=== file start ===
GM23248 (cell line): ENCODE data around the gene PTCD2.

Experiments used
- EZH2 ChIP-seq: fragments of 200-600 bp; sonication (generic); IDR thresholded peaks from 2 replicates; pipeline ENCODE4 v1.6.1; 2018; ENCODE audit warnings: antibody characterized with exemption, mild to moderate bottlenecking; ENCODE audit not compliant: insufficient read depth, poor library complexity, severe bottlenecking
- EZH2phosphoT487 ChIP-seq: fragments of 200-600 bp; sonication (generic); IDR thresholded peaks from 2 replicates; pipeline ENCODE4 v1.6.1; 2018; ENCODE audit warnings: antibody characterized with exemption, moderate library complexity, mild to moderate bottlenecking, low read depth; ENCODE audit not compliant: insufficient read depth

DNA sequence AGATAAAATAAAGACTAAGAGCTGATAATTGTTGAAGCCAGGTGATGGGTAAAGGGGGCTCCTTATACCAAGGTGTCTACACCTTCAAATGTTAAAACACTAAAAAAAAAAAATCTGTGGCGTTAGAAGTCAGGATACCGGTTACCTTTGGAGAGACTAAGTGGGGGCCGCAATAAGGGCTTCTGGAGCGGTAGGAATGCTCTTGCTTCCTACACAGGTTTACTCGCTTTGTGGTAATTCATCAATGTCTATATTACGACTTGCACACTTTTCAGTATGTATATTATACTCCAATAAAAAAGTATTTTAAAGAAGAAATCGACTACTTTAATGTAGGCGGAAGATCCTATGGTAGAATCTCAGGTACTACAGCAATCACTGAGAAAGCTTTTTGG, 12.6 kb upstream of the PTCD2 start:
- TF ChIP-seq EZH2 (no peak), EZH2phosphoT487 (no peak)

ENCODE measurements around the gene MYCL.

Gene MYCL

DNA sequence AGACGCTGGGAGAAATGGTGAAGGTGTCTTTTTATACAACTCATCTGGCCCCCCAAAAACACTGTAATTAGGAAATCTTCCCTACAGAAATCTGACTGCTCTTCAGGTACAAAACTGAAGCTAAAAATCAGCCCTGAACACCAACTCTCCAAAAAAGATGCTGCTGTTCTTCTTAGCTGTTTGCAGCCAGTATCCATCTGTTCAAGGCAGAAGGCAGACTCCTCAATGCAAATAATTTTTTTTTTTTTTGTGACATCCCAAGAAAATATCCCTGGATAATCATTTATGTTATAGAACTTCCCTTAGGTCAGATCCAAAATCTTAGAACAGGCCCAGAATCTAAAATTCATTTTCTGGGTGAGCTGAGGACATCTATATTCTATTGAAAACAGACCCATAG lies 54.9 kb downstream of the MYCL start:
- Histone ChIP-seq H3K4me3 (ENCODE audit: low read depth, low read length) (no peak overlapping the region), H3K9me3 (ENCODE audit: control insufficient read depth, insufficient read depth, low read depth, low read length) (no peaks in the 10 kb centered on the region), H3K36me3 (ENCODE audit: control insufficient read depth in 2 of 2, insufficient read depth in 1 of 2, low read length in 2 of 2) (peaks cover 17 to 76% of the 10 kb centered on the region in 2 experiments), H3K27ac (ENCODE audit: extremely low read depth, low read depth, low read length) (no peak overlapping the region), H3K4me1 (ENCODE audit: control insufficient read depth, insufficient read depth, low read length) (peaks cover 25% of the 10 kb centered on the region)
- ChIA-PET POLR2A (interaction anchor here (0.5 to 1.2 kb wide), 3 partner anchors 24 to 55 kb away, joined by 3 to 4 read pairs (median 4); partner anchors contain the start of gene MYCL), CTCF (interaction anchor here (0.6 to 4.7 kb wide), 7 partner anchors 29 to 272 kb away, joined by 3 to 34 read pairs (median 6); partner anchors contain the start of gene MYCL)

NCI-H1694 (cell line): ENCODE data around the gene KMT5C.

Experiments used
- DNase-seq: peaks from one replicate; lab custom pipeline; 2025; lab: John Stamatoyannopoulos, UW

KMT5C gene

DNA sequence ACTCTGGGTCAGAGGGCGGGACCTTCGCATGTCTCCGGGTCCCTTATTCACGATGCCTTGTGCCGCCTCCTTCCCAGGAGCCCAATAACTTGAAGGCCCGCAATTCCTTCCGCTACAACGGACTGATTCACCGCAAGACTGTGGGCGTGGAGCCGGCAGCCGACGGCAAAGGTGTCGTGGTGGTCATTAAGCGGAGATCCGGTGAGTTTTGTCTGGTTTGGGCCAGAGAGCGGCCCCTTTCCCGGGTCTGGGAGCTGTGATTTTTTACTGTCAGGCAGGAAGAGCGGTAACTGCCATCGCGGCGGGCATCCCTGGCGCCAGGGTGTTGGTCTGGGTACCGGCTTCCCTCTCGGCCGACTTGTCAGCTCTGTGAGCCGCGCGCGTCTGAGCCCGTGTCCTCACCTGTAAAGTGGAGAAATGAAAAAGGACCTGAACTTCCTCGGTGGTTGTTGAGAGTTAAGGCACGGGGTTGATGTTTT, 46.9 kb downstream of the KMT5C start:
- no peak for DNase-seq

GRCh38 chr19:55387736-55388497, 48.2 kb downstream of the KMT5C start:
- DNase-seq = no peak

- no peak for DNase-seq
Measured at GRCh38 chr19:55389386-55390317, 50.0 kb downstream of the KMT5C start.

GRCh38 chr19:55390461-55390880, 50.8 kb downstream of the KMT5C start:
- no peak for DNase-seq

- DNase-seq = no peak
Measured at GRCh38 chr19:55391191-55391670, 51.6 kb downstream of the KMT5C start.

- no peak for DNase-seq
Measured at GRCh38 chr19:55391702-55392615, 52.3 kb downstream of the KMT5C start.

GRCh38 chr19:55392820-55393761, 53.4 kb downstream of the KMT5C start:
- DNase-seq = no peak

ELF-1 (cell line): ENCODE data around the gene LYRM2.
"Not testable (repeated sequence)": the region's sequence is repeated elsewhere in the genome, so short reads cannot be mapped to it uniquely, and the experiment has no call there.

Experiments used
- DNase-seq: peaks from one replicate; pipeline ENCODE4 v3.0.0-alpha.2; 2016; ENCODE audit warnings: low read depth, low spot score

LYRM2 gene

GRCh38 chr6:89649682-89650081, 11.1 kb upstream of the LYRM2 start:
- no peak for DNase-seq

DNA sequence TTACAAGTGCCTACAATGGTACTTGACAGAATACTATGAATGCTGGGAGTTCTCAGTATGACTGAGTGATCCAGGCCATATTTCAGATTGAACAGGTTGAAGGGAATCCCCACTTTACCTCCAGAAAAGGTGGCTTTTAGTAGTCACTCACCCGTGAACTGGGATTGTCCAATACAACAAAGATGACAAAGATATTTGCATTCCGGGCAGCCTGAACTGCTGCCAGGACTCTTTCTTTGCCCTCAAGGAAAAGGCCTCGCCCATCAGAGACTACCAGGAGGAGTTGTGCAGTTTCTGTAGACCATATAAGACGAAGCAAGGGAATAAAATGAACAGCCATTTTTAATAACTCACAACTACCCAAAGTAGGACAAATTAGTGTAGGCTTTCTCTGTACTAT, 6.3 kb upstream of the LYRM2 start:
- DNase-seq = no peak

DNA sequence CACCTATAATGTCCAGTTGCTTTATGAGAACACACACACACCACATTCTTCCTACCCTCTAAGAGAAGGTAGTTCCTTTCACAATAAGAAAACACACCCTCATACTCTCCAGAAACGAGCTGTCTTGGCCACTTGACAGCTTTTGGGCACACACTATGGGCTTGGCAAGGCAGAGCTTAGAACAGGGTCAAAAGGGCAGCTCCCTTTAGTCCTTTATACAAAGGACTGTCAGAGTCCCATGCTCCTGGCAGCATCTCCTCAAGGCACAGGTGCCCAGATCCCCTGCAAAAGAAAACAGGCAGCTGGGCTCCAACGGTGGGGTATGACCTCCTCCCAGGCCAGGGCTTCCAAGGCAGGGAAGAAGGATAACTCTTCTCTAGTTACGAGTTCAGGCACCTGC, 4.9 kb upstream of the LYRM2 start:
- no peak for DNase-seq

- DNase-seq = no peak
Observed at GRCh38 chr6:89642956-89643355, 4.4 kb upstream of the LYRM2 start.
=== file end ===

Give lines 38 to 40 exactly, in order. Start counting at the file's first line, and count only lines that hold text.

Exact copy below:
- DNase-seq = no peak

DNA sequence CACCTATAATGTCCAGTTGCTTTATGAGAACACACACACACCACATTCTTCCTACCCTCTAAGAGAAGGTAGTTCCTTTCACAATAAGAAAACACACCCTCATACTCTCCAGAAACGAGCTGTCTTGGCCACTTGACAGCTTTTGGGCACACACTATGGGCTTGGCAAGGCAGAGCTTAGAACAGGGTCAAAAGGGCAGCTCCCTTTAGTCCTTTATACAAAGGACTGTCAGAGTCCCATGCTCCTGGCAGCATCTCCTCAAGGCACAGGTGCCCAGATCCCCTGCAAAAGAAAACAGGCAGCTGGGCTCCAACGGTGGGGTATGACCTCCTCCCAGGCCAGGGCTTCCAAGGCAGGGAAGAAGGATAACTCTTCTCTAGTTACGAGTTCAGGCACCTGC, 4.9 kb upstream of the LYRM2 start:
- no peak for DNase-seq